An Outline of Goals for a Critical Thinking Curriculum and Its Assessment1
Robert H. Ennis, University of Illinois, UC (Revised 10/18/00)
Critical thinking, as the term is generally used these days, roughly means reasonable and reflective thinking focused on deciding what to believe or do.2In doing such thinking, one is helped by the employment of a set of critical thinking dispositions and abilities that I shall outline, and that can serve as a set of comprehensive goals for a critical thinking curriculum and its assessment. Pedagogical usefulness, not elegance or mutual exclusiveness, is the purpose of this outline.
It is only a critical thinking content outline. It does not specify grade level, curriculum sequence, emphasis, teaching approach, or type of subject-matter content involved (standard subject-matter content, general knowledge content, symbolic content, streetwise-knowledge content, special knowledge content, etc.).
Examples, qualifications and more detail can be found in Ennis (1996).
Ideal critical thinkers are disposed to
1. Care that their beliefs be true,3and that their decisions be justified; that is, care to “get it right” to the extent possible. This includes the dispositions to
a. Seek alternative hypotheses, explanations, conclusions, plans, sources, etc., and be open to them
b. Endorse a position to the extent that, but only to the extent that, it is justified by the information that is available
c. Be well informed4
d. Consider seriously other points of view than their own
2. Care to present a position honestly and clearly, theirs as well as others’. This includes the dispositions to
a. Be clear about the intended meaning of what is said, written, or otherwise communicated, seeking as much precision as the situation requires
b. Determine, and maintain focus on, the conclusion or question
c. Seek and offer reasons
d. Take into account the total situation
e. Be reflectively aware of their own basic beliefs
3. Care about the dignity and worth of every person (a correlative disposition).5This includes the dispositions to
a. Discover and listen to others’ view and reasons
b. Avoid intimidating or confusing others with their critical thinking prowess, taking into account others’ feelings and level of understanding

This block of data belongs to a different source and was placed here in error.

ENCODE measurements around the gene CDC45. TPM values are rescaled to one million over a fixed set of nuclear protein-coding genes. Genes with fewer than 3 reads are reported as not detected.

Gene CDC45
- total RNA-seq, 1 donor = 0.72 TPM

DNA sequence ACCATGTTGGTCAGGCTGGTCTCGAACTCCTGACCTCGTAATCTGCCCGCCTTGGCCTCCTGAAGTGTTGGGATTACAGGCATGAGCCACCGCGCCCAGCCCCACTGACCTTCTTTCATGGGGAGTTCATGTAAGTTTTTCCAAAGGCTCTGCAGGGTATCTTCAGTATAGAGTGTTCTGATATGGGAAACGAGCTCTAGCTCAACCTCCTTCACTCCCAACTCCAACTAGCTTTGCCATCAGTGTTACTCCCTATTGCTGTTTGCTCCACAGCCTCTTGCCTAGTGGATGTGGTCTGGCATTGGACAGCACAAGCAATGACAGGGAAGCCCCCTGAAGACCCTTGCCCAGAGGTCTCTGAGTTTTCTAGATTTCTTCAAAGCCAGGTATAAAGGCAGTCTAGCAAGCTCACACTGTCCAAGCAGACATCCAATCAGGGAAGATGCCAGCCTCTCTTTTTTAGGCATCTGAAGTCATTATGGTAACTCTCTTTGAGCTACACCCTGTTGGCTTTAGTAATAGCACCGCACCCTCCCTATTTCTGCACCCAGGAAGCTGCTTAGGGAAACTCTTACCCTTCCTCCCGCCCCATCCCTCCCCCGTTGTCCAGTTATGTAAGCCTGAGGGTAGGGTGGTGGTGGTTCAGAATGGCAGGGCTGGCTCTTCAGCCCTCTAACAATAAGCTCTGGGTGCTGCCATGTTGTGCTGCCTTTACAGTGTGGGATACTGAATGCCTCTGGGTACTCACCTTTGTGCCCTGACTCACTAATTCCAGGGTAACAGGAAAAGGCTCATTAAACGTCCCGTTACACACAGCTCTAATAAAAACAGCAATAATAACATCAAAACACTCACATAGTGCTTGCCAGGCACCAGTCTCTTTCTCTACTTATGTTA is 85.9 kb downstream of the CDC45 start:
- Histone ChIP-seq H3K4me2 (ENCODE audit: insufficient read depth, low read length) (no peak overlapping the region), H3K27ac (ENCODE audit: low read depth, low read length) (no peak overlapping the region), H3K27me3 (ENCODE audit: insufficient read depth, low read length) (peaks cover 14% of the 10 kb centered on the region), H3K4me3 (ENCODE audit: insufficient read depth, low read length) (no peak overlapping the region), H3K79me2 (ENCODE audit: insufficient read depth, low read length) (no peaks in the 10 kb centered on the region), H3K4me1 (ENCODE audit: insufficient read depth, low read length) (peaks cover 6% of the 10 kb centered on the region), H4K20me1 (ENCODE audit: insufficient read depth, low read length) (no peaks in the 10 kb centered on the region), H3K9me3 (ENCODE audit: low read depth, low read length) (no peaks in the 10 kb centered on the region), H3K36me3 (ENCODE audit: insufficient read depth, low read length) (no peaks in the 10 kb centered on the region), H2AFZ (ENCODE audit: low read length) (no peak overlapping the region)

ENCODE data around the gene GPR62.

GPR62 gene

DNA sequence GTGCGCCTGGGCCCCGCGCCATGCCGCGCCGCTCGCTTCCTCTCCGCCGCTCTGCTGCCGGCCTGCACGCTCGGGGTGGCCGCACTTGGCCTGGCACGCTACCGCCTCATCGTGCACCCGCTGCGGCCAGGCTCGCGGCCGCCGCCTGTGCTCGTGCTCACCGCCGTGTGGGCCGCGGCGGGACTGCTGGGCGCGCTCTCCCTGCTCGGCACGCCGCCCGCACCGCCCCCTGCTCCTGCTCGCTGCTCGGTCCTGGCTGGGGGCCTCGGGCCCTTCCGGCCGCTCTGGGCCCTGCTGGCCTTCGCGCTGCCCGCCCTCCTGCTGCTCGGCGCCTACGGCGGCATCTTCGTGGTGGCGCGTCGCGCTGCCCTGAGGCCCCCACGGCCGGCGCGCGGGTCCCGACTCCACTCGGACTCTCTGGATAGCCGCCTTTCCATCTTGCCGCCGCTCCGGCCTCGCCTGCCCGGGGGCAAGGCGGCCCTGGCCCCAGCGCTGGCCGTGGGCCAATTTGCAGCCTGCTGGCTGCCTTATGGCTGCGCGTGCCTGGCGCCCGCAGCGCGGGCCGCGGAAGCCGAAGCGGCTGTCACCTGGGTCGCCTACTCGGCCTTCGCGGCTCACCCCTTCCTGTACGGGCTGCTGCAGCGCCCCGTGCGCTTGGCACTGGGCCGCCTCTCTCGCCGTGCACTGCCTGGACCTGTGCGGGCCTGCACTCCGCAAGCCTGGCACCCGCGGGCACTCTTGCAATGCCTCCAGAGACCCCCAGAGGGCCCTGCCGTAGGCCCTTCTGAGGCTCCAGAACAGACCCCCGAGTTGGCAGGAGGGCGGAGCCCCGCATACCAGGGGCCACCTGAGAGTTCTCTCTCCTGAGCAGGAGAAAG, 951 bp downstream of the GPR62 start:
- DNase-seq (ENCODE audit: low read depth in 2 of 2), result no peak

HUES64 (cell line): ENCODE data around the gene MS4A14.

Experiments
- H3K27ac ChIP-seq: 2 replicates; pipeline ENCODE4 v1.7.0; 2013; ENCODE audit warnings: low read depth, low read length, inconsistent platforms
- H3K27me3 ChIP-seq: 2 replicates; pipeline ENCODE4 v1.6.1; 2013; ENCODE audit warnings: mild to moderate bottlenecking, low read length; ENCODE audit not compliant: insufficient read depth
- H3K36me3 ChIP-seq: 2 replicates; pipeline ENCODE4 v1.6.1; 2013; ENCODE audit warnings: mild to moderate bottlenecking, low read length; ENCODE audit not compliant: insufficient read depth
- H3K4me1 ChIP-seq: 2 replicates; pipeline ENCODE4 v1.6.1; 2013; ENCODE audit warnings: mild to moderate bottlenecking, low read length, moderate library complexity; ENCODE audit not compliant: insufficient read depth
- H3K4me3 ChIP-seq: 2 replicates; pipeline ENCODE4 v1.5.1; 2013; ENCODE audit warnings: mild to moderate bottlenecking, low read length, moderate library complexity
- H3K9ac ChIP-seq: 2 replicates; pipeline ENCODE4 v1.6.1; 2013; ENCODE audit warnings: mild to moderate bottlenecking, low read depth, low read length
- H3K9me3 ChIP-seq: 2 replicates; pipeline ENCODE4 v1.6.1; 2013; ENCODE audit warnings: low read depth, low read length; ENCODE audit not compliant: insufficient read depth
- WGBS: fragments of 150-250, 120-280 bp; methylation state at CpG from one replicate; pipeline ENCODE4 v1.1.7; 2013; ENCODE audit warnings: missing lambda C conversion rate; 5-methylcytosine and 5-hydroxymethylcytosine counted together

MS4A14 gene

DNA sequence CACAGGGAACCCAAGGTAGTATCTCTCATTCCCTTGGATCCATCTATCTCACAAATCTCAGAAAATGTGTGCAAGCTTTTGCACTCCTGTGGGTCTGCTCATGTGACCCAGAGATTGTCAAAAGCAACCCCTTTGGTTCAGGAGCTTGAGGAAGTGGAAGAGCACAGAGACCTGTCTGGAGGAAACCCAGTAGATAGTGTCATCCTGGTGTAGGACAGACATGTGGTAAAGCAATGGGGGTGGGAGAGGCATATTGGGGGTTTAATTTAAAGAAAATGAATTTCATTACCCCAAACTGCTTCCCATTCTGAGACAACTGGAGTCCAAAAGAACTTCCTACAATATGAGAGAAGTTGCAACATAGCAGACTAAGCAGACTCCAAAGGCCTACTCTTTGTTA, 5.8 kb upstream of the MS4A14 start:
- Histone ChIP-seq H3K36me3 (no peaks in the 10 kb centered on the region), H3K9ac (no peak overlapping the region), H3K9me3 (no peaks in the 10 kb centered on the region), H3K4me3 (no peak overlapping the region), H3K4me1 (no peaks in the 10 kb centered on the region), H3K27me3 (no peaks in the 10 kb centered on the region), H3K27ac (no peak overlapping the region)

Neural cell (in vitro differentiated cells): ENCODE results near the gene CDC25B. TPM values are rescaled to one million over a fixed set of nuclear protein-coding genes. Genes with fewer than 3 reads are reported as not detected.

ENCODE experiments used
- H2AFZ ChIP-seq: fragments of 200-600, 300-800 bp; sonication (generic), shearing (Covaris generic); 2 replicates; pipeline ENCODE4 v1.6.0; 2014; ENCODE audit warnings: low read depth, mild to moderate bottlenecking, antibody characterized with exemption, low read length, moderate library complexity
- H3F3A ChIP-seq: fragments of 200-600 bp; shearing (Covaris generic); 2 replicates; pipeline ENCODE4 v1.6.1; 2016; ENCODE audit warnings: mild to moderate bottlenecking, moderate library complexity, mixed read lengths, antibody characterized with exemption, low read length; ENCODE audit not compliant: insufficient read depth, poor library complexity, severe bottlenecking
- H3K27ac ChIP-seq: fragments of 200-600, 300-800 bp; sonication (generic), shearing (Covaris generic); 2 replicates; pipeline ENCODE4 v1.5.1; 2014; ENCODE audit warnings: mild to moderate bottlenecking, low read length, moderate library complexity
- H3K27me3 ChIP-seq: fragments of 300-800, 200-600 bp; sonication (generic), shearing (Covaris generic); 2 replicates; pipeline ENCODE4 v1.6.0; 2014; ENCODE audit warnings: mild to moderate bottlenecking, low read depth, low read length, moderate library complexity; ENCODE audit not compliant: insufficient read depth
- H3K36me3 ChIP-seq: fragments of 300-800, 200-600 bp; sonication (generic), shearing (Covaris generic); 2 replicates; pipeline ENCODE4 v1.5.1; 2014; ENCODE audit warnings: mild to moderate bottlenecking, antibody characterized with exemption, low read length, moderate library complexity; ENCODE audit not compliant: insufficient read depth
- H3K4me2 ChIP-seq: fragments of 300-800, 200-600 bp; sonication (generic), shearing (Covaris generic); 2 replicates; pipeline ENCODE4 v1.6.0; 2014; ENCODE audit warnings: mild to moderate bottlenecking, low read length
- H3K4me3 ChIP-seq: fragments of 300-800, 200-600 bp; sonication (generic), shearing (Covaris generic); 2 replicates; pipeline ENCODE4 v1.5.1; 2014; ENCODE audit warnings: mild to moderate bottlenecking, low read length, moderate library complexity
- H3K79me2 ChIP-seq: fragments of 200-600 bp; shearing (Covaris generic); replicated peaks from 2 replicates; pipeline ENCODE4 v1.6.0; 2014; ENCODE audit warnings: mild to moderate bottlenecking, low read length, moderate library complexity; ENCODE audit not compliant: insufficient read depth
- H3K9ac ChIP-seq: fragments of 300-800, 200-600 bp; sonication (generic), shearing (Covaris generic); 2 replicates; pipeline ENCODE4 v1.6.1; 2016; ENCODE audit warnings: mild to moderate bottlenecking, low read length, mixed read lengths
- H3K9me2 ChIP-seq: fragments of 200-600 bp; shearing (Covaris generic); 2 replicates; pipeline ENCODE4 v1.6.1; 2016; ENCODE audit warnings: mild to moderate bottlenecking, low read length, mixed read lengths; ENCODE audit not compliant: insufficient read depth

c. Be concerned about others’ welfare
Ideal critical thinkers have the ability to
(The first three items involve elementary clarification.)
1. Focus on a question
a. Identify or formulate a question
b. Identify or formulate criteria for judging possible answers
c. Keep the situation in mind
2. Analyze arguments
a. Identify conclusions
b. Identify stated reasons
c. Identify unstated reasons
d. Identify and handle irrelevance
e. See the structure of an argument
3. Ask and answer questions of clarification and/or challenge, such as,
b. What is your main point?
c. What do you mean by·?
d. What would be an example?
e. What would not be an example (though close to being one)?
f. How does that apply to this case (describe a case, which might well appear to be a counter example)?
g. What difference does it make?
h. What are the facts?
i. Is this what you are saying__________________?
j. Would you say some more about that?
(The next two involve the basis for the decision.)
4. Judge the credibility of a source. Major criteria (but not necessary conditions):
b. Lack of conflict of interest
c. Agreement among sources
e. Use of established procedures
f. Known risk to reputation
g. Ability to give reasons
h. Careful habits
5. Observe, and judge observation reports. Major criteria (but not necessary conditions, except for the first):
a. Minimal inferring involved
b. Short time interval between observation and report
c. Report by the observer, rather than someone else (that is, the report is not hearsay)
d. Provision of records.
f. Possibility of corroboration
g. Good access
h. Competent employment of technology, if technology is useful
i. Satisfaction by observer (and reporter, if a different person) of the credibility criteria in Ability # 4 above.
(The next three involve inference.)
6. Deduce, and judge deduction
a. Class logic
b. Conditional logic